Mobility Justice Learning Series: Food Access

How can we combat food insecurity in Pittsburgh and beyond, and where does transportation advocacy come into play?

by BikePGH Staff Contributor – Thom Harr

Mobility justice is closely tied to having enough quality food to live a nutritionally sound life. When people struggle to get around easily and affordably, it often means that they struggle to obtain healthy food. When we talk about making transportation fair, we aren’t just talking about physically getting from one place to another; we must also focus on removing the obstacles that prevent access to the places where everyone and anyone can obtain the food they need to live a healthy, quality life.

Food Deserts and Food Apartheids

A Food Desert is traditionally defined as an urban area in which it is difficult to buy affordable or good-quality fresh food. While accurate, the term only tends to shine a narrow light on a much larger picture. Food Apartheid is a more comprehensive term,  acknowledging that neighborhoods with insufficient options to healthy and affordable sources of food are not naturally occurring, nor lifeless, bleak areas – but often lively and active communities. Coined by activist Karen Washington, Food Apartheid goes beyond the geographical absence of grocery stores, highlighting systemic marginalization of certain communities in terms of food access. Low-income families and people of color are especially vulnerable, due to redlining, discriminatory lending practices, and unequal distribution of resources. These factors contribute to the concentration of lesser-quality food sources, such as fast food and convenience stores, in marginalized neighborhoods.

Comparing Pittsburgh with national data

In 2018, more than 11% of the population lacked consistent access to healthy and affordable groceries. In Pittsburgh, the rate of food insecurity, which is defined as the condition of not having access to sufficient food, or food of an adequate quality, to meet one’s basic needs, is estimated at 19.4% – meaning that 1 in 5 Pittsburgh residents live with food insecurity. (FeedPGH, July 2020). The stressors of living in a community affected by Food Apartheid in addition to poor nutrition can lead to increased risks of depression, heart disease, diabetes, obesity, and other diet-dependent diseases. To address food insecurity, we must look at social, economic, and policy-driven causes, and mobility is an important part of that. Providing financial aid and education to support healthy food access is unproductive if nutritious food is far away and/or inaccessible via safe streets, sidewalks, and accessible forms of transportation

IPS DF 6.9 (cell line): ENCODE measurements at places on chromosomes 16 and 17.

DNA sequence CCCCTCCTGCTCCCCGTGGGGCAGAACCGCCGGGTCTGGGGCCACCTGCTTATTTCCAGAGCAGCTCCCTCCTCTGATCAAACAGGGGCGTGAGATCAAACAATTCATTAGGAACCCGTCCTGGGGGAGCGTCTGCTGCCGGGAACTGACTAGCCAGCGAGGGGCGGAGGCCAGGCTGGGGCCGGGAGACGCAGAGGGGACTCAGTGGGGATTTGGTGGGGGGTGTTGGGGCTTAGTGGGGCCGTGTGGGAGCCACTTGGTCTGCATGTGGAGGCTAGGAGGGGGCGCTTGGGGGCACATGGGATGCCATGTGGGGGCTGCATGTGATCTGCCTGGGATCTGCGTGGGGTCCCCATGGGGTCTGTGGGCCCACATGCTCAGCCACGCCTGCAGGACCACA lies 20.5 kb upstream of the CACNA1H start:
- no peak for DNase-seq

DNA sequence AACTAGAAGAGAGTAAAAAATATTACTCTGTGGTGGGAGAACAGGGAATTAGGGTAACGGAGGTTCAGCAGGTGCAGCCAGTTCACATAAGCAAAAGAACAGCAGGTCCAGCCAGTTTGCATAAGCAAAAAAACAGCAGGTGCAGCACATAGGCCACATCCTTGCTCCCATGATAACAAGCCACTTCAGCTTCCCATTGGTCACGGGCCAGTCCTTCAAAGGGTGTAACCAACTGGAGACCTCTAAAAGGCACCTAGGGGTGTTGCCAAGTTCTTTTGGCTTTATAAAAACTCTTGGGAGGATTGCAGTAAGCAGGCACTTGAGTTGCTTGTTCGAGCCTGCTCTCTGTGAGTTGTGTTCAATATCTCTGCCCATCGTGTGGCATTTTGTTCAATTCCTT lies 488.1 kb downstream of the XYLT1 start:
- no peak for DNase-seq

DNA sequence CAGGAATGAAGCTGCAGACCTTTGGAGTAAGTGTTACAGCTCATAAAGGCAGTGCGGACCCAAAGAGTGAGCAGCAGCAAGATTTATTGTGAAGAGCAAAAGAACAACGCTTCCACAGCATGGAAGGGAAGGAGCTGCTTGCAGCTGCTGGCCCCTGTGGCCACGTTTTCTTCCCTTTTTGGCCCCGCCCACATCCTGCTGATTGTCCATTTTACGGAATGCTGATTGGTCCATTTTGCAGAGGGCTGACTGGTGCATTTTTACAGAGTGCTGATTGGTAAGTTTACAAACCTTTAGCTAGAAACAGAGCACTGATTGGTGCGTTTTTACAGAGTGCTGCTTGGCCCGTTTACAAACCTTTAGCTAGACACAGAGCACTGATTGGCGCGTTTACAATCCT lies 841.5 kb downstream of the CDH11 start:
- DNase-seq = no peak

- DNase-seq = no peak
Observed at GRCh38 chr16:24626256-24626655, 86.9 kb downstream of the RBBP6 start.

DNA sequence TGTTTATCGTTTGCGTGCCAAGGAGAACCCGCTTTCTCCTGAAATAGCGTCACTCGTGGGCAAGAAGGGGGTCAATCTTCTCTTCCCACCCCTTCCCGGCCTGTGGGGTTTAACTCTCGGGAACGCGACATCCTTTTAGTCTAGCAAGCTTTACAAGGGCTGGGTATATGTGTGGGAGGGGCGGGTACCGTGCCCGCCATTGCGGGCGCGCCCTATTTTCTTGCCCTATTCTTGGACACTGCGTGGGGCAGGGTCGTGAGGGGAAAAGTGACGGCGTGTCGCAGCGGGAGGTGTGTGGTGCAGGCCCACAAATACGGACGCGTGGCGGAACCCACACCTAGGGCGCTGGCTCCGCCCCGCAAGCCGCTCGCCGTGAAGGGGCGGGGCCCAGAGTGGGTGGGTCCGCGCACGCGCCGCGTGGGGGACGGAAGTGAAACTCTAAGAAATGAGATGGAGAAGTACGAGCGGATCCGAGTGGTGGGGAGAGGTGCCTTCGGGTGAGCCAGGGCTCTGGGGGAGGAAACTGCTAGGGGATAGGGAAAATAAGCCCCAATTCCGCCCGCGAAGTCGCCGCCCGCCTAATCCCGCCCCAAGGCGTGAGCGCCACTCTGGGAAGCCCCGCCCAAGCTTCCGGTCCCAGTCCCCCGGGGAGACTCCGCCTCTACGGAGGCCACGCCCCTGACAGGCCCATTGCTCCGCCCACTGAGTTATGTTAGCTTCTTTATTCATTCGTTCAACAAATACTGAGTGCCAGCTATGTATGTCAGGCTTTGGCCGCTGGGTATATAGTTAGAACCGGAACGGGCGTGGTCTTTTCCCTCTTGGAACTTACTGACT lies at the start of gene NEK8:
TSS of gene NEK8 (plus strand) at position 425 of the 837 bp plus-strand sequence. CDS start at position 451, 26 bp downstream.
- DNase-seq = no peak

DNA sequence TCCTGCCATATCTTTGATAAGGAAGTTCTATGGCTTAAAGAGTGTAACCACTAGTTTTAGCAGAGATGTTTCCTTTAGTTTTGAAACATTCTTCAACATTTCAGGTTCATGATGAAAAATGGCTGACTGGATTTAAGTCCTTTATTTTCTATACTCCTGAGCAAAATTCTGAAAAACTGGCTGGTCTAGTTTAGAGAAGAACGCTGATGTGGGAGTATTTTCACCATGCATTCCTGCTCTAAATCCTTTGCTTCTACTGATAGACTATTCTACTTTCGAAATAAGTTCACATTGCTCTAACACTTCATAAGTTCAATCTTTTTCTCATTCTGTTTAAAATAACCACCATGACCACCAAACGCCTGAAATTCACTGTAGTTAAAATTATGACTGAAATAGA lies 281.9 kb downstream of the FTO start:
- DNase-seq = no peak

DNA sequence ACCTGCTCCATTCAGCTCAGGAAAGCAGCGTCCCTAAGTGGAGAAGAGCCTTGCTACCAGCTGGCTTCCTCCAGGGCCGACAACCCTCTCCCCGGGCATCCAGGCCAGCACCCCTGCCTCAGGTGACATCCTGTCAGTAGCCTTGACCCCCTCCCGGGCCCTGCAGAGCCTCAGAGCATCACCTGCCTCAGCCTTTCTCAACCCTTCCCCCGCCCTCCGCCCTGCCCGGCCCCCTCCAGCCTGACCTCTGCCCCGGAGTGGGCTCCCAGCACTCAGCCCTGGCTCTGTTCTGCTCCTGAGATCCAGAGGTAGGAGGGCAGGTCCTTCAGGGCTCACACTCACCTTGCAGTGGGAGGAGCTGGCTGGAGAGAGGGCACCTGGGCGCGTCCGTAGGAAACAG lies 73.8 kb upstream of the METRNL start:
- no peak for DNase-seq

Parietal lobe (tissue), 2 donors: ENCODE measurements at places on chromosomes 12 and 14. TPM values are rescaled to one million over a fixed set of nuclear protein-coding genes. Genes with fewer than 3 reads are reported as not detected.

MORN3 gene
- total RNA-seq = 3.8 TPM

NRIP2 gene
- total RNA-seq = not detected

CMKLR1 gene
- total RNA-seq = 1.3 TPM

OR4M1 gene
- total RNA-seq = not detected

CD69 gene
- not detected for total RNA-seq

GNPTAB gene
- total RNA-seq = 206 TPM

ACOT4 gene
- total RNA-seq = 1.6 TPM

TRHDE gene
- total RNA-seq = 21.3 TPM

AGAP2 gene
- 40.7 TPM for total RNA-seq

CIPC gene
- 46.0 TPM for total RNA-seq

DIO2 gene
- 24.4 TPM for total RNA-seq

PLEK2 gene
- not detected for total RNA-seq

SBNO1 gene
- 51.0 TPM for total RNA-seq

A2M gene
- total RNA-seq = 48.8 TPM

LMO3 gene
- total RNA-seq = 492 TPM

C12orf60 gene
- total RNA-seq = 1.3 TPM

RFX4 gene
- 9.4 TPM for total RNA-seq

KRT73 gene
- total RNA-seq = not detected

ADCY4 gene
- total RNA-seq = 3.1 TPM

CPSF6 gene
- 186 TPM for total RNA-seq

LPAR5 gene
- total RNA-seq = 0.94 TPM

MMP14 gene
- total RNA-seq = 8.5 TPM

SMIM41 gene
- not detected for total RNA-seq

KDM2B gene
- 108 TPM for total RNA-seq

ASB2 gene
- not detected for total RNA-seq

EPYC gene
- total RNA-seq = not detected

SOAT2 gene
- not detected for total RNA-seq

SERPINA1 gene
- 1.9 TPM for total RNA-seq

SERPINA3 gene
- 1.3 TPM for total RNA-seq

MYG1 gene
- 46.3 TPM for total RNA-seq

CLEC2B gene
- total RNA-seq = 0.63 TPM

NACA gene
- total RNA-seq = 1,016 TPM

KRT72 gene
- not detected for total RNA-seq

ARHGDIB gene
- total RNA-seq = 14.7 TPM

Where Do We Go From Here?

As we come to realize and accept that food insecurity is a complicated issue that many Pittsburghers are facing, it is easy to be overwhelmed and unsure of where to begin. Progress is rarely made without action. To begin, we can support the organizations and advocates that recognize and rally for change by getting involved. Learn. Donate. Volunteer!

Having adequate access to food also requires having safe and connected ways to get to the store, whether you’re walking, rolling, or taking public transit. At BikePGH, our current campaigns Vision Zero, Safe Trips in the Strip and Stop Parking on the Sidewalk, put pedestrian safety at the forefront. Pittsburghers for Public Transit advocates for an expanded, affordable and accessible public transit system that meets all needs, with no communities left behind. POGOH offers a Mobility Justice membership and is working on providing an adaptive fleet of bicycles in addition to their e-bikes and standard bikes.

The Greater Pittsburgh Community Food Bank’s Food Justice is Social Justice initiative focuses on underserved communities in our region, and the city of Pittsburgh is working on a Food Justice Fund, and is looking for feedback

Donate, volunteer, and speak up! Improving access for all is paramount, to ensure that everyone is able to obtain the food they need to live a healthy, quality life.

If you or someone you know is in need of help, there are resources available. Food programs, such as WIC, SNAP, FMNP, Food Bucks, and Food Rx are just to name a few. For further information the Code for Pittsburgh Food Access Map is a great resource to find help around the Pittsburgh region.

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